Pediatric Obesity Management in Rural Clinics in California and the Role of Telehealth in Distance Education


  • Preliminary data from this study were presented at the 2008 AcademyHealth Annual Child Health Services Research Meeting, Washington, DC. The authors thank Dr. Daniel Tancredi for guidance with statistical analysis and Hassan Baxi for assistance with data management. Ulfat Shaikh's work on this study was supported by career development awards from the University of California Davis Clinical and Translational Science Center (UL1 RR024146, National Center for Research Resources, National Institutes of Health), and the Agency for Healthcare Research and Quality (K08HS18567).

  • For further information, contact: Ulfat Shaikh, MD, MPH, MS, Department of Pediatrics, University of California Davis School of Medicine, 2516 Stockton Blvd., Room 335, Sacramento, CA 95817; e-mail


Objective: To determine health care provider needs related to pediatric obesity management in rural California and to explore strategies to improve care through telehealth.

Methods: Cross-sectional survey of health care providers who treated children and adolescents at 41 rural clinics with existing telehealth connectivity.

Results: Most of the 135 respondents were family physicians at designated rural health clinics serving low-income families. Respondents had practiced in rural areas for an average of 10 years. Most providers rated their self-efficacy in managing pediatric obesity as 2 or 3 on a 5-point scale. The barriers most frequently reported by health care providers were lack of local weight management programs, lack of patient motivation, and lack of family involvement in treatment. Providers reported that the resources they would find most helpful were readily accessible patient education materials, strategies to link patients with community treatment programs and training in brief, focused counseling skills. Three-quarters of providers already used telehealth for distance learning. Providers reported very high interest in participating in continuing education on pediatric obesity delivered by telehealth, specifically Internet communication with specialists, web-based education, and interactive video case-conferencing.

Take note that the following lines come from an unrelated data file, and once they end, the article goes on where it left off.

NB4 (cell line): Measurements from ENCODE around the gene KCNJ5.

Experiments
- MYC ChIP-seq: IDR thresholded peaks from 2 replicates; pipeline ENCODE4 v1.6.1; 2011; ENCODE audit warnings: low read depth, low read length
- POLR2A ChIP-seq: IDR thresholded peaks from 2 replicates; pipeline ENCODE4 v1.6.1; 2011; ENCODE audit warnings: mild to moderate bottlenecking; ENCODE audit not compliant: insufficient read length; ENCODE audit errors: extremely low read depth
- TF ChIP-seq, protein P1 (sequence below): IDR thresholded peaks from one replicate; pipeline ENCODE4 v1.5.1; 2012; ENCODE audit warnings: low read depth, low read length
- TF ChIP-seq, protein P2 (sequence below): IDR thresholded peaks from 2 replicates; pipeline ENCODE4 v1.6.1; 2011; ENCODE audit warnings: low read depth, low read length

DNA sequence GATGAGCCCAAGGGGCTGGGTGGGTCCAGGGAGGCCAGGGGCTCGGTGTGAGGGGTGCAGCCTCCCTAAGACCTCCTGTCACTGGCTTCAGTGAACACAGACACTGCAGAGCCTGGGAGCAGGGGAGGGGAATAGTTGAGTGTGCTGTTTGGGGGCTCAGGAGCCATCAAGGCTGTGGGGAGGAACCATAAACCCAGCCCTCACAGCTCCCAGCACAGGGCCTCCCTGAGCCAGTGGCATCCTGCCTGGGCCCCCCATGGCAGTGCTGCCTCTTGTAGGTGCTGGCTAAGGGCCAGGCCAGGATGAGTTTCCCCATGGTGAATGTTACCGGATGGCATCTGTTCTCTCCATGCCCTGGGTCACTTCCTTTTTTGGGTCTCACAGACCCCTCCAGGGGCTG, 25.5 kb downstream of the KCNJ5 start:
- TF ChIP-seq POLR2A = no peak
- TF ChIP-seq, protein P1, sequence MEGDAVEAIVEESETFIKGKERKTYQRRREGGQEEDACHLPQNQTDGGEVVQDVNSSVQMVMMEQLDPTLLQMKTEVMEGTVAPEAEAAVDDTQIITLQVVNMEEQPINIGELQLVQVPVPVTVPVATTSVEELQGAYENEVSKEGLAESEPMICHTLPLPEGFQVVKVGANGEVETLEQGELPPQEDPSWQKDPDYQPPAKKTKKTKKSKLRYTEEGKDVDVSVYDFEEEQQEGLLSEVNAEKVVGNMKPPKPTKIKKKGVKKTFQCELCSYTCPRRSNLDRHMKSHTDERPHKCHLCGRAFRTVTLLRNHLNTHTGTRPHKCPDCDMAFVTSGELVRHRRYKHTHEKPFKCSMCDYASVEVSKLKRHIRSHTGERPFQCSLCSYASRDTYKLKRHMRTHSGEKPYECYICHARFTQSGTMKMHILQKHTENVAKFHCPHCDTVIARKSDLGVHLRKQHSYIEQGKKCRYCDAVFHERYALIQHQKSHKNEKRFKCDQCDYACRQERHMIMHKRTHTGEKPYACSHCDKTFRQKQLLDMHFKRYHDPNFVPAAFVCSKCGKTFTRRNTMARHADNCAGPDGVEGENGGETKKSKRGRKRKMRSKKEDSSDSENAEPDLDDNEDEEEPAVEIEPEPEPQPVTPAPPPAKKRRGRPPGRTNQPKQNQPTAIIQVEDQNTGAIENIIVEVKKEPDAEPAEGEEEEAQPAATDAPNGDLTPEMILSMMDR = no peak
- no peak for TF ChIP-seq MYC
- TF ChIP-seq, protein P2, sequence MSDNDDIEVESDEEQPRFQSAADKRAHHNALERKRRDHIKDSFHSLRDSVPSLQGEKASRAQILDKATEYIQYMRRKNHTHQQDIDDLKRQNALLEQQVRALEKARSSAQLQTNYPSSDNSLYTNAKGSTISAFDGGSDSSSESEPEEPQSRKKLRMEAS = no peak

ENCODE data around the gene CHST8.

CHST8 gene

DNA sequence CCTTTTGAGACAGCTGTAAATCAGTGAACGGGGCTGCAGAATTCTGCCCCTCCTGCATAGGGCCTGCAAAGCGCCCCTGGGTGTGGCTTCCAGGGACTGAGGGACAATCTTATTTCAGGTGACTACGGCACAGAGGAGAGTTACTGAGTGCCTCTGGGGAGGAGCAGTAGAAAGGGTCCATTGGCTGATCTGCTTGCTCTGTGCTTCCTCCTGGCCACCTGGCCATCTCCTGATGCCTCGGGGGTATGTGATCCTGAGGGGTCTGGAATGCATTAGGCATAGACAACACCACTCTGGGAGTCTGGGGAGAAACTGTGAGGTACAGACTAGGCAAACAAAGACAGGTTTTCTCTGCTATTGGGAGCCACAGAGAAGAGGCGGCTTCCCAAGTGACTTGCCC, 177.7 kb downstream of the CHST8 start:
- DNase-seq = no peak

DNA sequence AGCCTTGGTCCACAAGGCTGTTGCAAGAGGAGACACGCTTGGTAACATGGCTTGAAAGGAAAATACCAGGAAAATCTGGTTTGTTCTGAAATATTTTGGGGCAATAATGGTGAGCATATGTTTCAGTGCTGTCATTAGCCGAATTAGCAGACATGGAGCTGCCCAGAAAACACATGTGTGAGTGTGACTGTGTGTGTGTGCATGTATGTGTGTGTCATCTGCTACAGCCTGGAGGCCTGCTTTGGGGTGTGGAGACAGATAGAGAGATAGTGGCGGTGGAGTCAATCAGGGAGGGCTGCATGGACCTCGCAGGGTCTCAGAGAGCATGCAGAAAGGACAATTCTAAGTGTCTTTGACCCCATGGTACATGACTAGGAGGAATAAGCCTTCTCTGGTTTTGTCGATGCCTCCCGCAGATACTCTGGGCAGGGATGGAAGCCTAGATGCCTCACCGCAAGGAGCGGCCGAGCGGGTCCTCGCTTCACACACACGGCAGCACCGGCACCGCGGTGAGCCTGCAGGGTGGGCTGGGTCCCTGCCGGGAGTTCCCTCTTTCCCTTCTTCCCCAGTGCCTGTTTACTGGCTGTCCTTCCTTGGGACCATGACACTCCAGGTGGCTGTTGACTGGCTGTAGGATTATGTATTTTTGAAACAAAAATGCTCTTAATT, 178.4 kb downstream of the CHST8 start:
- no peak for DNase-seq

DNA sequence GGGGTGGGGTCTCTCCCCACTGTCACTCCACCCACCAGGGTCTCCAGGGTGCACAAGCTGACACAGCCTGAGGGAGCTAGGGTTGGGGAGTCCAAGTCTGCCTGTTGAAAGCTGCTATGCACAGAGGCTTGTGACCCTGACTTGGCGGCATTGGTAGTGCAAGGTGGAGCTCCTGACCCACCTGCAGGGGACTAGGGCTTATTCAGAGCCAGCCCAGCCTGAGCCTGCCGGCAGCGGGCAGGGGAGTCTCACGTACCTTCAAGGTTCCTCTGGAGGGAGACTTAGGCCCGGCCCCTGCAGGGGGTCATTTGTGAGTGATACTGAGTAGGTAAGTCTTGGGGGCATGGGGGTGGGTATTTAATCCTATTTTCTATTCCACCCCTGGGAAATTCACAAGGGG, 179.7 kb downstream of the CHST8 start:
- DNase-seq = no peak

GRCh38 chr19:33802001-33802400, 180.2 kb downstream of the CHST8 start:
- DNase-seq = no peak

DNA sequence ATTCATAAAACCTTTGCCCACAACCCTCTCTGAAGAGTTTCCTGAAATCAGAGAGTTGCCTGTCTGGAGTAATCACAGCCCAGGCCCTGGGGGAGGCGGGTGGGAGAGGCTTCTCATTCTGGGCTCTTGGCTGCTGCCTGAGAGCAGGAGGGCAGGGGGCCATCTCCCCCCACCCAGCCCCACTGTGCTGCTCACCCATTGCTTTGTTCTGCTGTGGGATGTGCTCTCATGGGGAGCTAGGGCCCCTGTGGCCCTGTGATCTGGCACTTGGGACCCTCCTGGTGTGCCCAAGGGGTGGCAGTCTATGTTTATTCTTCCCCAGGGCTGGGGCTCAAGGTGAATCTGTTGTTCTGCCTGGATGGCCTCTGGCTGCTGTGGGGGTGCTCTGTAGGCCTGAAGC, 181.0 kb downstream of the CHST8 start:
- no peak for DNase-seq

Conclusions: Rural health care providers face several barriers related to pediatric obesity management. Targeted interventions provided via telehealth to rural health care providers may enhance the care of obese children and adolescents. The results of this study provide directions and priorities for the design of appropriate interventions.